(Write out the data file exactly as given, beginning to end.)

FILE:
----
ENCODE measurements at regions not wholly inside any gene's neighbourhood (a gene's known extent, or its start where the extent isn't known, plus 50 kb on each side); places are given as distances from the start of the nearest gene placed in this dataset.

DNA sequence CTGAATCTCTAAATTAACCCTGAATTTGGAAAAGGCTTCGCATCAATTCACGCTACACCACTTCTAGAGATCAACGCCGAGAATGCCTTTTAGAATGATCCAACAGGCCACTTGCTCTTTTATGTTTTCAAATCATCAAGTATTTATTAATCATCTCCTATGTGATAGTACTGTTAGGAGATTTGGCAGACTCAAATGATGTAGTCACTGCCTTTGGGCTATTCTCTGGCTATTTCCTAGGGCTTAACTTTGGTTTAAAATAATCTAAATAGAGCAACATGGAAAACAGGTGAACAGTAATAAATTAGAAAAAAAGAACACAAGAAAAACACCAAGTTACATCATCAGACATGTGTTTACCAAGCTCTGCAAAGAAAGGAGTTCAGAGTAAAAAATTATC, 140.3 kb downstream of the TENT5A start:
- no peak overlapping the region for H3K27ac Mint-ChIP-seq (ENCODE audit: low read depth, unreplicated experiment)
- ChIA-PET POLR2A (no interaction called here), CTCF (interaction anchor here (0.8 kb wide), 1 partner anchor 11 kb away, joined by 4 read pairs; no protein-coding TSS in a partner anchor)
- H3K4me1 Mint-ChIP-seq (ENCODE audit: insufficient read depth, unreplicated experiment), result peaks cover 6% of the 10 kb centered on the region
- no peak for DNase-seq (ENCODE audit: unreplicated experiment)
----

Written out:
ENCODE measurements at regions not wholly inside any gene's neighbourhood (a gene's known extent, or its start where the extent isn't known, plus 50 kb on each side); places are given as distances from the start of the nearest gene placed in this dataset.

DNA sequence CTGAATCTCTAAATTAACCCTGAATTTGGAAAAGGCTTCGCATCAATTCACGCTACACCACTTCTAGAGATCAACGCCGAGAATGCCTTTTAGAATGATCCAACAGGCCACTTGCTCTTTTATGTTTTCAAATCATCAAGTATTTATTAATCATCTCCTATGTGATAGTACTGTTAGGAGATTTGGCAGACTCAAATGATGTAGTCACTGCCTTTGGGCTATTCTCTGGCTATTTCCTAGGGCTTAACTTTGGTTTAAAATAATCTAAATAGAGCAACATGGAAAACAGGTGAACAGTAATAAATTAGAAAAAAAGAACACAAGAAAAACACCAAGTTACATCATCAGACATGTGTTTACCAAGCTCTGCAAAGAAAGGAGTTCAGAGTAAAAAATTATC, 140.3 kb downstream of the TENT5A start:
- no peak overlapping the region for H3K27ac Mint-ChIP-seq (ENCODE audit: low read depth, unreplicated experiment)
- ChIA-PET POLR2A (no interaction called here), CTCF (interaction anchor here (0.8 kb wide), 1 partner anchor 11 kb away, joined by 4 read pairs; no protein-coding TSS in a partner anchor)
- H3K4me1 Mint-ChIP-seq (ENCODE audit: insufficient read depth, unreplicated experiment), result peaks cover 6% of the 10 kb centered on the region
- no peak for DNase-seq (ENCODE audit: unreplicated experiment)